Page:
Marketing Basics: the foundation to a successful marketing plan
Marketing is both an art and science that plays a defining role in the success of most businesses, so itâ€™s no surprise that most business owners seek outside advice in this area. If youâ€™re not an expert in this marketing, it can be overwhelming when you realize that every aspect of your business thatâ€™s experienced by your customers is a form of marketing.
Effective marketing means taking it step-by-step â€“ donâ€™t just jump to the tactics â€“ the â€œwhereâ€ and â€œhowâ€ youâ€™ll market your product or service. This is one time when going by your gut wonâ€™t cut it â€“ you need to go through a proper marketing process to build important insights that will help you develop a strategic marketing plan. Doing so can further your sales instead of relying on reactionary tactics that may result in a waste of time and money.
But before considering where and how to market your business, you need to get familiar with your potential clients â€“ your target audiences.
Every business has a primary target audience that theyâ€™re hoping to attract, and often secondary and tertiary target audiences too.
Primary Target Audience: These are the potential customers that are most likely to buy your product.
Secondary Target Audience: Not as obvious as the primary target audience, this next group of customers represents a promising market for additional sales and may require a different marketing strategy.
Tertiary Target Market: Even less obvious than the primary and secondary audiences, this third group of customers will be less likely to buy from you but is still worth pursuing.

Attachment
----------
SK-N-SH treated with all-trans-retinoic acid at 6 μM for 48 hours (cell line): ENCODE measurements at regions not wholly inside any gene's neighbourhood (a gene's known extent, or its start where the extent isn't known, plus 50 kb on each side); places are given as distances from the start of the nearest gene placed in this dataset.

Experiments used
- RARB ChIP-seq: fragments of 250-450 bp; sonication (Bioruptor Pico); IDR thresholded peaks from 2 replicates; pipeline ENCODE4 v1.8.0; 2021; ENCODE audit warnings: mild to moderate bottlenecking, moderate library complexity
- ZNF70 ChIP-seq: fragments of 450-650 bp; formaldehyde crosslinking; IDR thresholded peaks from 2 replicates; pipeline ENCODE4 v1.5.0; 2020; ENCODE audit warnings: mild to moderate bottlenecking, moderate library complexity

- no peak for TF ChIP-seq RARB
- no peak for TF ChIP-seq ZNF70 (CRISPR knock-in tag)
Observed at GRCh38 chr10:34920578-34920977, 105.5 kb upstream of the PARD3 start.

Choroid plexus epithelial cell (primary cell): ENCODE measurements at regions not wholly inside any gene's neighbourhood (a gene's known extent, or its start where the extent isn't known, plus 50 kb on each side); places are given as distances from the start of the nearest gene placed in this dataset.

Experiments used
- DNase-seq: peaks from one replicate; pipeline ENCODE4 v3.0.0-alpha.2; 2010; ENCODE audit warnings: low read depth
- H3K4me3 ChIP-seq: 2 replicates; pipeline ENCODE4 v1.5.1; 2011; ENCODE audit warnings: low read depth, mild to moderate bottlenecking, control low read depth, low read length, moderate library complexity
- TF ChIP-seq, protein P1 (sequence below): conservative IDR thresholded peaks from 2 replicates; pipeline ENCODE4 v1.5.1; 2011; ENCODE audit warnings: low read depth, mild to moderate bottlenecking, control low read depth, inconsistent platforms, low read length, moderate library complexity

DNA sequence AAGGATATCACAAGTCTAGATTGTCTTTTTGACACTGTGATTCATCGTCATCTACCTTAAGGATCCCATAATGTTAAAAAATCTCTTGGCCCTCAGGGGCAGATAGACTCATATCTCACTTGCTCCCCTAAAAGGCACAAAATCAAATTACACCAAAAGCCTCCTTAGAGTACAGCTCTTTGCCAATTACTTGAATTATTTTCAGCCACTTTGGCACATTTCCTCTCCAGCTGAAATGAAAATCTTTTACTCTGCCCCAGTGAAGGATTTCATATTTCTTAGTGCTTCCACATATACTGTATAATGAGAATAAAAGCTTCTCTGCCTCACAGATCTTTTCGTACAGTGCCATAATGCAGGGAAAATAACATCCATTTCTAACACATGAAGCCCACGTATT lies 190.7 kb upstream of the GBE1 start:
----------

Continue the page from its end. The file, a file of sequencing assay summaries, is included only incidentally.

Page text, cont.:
Ideally, you want to market aggressively to your primary target audience. If budget allows, include your secondary and tertiary target audiences. Each target audience needs to be well defined, so youâ€™ll need to do some brainstorming on their ages, income levels, gender, family make-up, and lifestyle, such as activities they enjoy doing. Visualize as much as possible â€“ create a collection of pictures that represents your target audiences to remind you of who youâ€™re trying to reach and whatâ€™s important to them. You might be surprised to uncover marketing opportunities you hadnâ€™t thought of before.
Youâ€™ll also need to research your target audiences to determine the type of media theyâ€™re exposed to. You can source articles online for media audience statistics including television, radio, newspaper, outdoor and Internet. This exercise will help you find out how your target audiences like to receive information.
With a good grasp of who your target audiences are, you can move on to evaluating and selecting the right marketing mix. There are four pillars to consider here â€“ the four â€œPâ€™sâ€ of marketing.
Building your marketing planâ€™s four â€œPâ€™sâ€
The four â€œPâ€™sâ€ are the elements of a solid marketing plan and each deserve equal research and attention as defining your target audiences.
Your product or service and its design play a major role in marketing. Aspects of packaging, quality, key features and names all contribute to making something â€œmarketableâ€ â€“ something that meets the needs of a target audience and stands out from the competition.
The price of your product or service is also part of your marketing strategy. You need to determine if what youâ€™re offering is filling a gap and what price the market will bear.
Your pricing strategy should account for the competition and perceived value of your product or service to help you decide on the best way to price it: